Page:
Cooking is about unexpected encounters. During my training years I was fortunate to have many, including those with
Cut off the soil-coated tips of the porcini mushroom stems. Brush the porcini with a little warm water, then wipe dry with a paper towel. Trim the mushroom stems. Finely dice the trimmings* and set aside for use with the rice.
Finely slice 4 mushrooms and set aside.
Melt the duck fat in a pan large enough to hold the remaining mushrooms in an upright position. Add the thyme and 2 cloves of garlic. Stand the 8 remaining porcini mushrooms in the pan, touching each other, so they remain upright during cooking.
Do not wash the porcini mushrooms in water as their sponge-like texture easily soaks up moisture.
Cook the porcini gently for 30 minutes over low heat. Set aside for 10 minutes, off the heat. Remove carefully from the duck fat and place on a rack to drain.
While the porcini are cooking, combine the Parmesan and flour.
Sprinkle this mixture into a pan and heat gently until the ingredients blend, forming a white, lace-like crust.
Heat a little olive oil in a pan. Add the finely diced onion, the porcini trimmings and sweat*. Add the rice and continue cooking for 2 minutes, until translucent. Deglaze* with the white wine and reduce until dry.
Pour the hot fond blanc over the rice and cook for 18 minutes on medium heat, regularly adding the remaining fond blanc. Finish by binding* the rice with the grated Parmesan and the butter, then add a little olive oil to give the rice a glossy sheen.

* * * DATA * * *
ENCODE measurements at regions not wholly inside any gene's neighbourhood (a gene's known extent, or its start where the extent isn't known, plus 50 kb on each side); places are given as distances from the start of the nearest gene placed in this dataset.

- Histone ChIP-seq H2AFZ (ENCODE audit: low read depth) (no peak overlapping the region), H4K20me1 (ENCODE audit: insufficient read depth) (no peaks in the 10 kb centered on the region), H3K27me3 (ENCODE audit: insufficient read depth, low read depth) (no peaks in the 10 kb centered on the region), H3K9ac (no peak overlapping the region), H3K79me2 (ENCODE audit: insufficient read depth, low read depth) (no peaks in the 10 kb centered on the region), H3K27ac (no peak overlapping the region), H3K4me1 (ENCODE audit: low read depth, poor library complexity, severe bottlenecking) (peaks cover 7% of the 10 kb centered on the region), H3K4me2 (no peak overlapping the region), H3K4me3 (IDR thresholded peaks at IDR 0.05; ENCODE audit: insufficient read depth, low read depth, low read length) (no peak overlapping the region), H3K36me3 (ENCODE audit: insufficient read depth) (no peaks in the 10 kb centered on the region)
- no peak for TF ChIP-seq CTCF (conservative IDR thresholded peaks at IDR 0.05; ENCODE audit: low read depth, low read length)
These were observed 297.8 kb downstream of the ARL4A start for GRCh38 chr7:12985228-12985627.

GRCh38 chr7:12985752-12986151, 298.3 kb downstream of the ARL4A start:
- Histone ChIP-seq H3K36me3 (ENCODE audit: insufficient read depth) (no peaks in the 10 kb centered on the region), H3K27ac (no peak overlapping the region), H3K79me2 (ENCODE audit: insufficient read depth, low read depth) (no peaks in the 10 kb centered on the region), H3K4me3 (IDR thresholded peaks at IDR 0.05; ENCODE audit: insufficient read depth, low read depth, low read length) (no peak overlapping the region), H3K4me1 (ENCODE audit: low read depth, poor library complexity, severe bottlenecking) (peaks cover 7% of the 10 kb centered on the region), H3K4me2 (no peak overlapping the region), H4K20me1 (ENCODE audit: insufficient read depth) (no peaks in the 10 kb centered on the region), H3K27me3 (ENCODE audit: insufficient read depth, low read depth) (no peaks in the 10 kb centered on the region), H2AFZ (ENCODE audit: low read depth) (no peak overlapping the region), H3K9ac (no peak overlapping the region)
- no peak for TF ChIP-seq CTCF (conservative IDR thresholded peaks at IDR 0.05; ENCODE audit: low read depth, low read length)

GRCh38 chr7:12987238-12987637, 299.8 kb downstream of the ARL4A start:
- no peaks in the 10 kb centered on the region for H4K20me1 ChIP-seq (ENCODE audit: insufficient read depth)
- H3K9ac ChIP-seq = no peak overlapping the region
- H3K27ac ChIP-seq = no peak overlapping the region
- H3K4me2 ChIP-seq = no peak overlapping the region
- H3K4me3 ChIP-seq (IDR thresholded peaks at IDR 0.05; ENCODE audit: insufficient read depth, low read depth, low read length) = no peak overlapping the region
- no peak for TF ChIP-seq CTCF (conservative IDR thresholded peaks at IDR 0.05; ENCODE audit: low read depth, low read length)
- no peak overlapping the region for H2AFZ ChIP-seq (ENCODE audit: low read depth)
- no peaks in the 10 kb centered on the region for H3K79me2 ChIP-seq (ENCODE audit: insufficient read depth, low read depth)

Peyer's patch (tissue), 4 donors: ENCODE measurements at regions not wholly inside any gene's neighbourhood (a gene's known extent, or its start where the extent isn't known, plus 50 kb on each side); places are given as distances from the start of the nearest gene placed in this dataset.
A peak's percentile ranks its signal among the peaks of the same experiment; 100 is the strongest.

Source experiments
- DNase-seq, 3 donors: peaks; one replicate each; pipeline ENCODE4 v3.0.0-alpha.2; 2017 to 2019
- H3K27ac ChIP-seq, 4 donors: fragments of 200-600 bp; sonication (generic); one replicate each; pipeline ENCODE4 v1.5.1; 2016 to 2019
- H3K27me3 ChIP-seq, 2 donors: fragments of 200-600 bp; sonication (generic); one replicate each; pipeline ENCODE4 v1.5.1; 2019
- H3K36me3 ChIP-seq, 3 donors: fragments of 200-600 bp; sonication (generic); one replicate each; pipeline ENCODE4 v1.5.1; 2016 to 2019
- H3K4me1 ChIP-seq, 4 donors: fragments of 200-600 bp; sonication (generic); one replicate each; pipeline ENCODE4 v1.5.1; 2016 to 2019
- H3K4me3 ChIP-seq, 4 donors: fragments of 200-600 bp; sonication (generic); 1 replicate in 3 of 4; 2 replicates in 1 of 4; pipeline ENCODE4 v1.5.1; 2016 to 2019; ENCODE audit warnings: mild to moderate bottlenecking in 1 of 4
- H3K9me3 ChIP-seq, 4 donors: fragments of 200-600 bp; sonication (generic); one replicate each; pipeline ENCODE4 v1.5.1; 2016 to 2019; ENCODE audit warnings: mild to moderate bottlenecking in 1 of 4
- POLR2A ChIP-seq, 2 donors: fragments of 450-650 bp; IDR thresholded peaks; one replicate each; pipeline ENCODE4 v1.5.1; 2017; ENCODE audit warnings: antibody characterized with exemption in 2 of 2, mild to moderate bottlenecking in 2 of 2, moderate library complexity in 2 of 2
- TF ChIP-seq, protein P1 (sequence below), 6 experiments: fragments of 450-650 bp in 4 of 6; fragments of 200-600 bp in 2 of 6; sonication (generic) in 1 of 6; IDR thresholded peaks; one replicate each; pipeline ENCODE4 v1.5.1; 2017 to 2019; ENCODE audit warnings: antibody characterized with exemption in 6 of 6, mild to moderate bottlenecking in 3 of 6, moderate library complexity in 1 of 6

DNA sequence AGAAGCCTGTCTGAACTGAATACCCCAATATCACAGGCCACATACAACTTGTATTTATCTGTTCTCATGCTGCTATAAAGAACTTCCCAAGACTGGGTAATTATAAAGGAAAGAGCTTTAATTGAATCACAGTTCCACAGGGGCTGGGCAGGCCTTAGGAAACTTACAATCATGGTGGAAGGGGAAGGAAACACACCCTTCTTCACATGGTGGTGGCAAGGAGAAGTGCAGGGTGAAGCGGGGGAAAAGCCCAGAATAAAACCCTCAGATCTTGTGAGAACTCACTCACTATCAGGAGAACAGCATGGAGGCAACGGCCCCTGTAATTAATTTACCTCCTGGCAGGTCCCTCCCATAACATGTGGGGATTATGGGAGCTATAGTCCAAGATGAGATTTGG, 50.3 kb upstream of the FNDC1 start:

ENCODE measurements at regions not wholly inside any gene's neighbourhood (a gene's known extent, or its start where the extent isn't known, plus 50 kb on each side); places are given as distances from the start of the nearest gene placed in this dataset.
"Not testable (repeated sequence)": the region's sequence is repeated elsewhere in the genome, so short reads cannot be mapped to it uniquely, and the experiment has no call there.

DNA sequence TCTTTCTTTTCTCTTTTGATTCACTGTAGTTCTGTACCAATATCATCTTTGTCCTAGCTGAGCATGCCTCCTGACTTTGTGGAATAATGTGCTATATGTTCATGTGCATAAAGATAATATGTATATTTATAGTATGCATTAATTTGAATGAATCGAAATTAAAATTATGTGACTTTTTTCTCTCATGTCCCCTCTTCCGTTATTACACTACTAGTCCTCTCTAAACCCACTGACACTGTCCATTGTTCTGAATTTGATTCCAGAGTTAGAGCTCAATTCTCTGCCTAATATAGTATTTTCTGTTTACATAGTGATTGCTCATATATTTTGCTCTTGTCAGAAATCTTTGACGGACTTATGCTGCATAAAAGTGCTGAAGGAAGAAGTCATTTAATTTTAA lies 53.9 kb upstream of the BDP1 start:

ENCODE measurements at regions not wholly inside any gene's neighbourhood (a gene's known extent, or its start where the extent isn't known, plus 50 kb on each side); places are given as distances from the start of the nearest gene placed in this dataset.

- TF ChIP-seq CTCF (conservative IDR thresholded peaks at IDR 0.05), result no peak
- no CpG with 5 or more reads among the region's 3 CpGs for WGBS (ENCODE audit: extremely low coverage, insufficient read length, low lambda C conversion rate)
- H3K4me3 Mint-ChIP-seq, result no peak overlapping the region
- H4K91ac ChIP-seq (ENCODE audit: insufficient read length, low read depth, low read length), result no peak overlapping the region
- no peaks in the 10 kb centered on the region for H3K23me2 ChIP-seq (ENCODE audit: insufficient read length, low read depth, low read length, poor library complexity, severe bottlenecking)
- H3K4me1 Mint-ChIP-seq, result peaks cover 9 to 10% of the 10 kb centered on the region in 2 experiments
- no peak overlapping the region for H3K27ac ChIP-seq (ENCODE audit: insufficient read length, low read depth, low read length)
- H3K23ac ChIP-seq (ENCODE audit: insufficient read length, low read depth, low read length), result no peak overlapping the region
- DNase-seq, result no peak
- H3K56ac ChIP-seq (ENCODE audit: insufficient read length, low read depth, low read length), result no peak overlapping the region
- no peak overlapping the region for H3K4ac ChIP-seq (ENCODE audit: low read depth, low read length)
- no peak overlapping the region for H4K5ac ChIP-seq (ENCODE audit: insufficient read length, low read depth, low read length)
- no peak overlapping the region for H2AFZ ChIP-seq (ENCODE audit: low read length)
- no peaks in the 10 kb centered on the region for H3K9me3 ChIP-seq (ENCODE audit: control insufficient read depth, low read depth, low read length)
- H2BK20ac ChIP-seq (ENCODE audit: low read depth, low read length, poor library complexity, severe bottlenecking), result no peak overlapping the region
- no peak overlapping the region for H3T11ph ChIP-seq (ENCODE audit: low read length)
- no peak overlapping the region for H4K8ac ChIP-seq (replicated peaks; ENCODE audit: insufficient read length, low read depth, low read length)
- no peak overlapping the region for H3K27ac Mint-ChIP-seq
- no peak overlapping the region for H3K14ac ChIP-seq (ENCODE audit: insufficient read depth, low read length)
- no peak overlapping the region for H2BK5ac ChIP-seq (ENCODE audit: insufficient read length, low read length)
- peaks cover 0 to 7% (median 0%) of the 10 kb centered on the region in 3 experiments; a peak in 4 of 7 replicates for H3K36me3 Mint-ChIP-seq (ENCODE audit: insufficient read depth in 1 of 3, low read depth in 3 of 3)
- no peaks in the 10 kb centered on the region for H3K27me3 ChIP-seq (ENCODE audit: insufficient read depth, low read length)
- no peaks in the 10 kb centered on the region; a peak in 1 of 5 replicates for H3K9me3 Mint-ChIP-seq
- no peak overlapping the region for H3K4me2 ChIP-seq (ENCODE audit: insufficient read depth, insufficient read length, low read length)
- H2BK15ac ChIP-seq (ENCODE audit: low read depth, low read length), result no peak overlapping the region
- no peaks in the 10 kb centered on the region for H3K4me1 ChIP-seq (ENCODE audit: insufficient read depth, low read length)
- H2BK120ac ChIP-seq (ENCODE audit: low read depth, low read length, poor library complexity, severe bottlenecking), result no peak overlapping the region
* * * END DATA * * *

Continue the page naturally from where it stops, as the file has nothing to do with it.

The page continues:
The fond blanc must be hot when poured onto the rice. If not, the cooking time will increase.
Cut the cooked porcini into thick slices. Heat a sauté pan* containing a little olive oil. Add the sliced mushrooms and the bacon and brown. Add a little butter and the remaining cloves of garlic. Cook until the garlic is golden; season with salt and freshly ground pepper.
Spoon the rice in small mounds onto flat plates. Do not press down on it.
Decorate with alternating slices of cooked and raw porcini. Spoon a little hot beef jus over each serving and top with a piece of Parmesan lace.
It is very important to stir the rice and fond blanc constantly while cooking: Stir three times in one direction and once in the other, then repeat. This movement helps the grains release their starch and the rice to cook evenly.
A red Bordeaux, such as a Pomerol.
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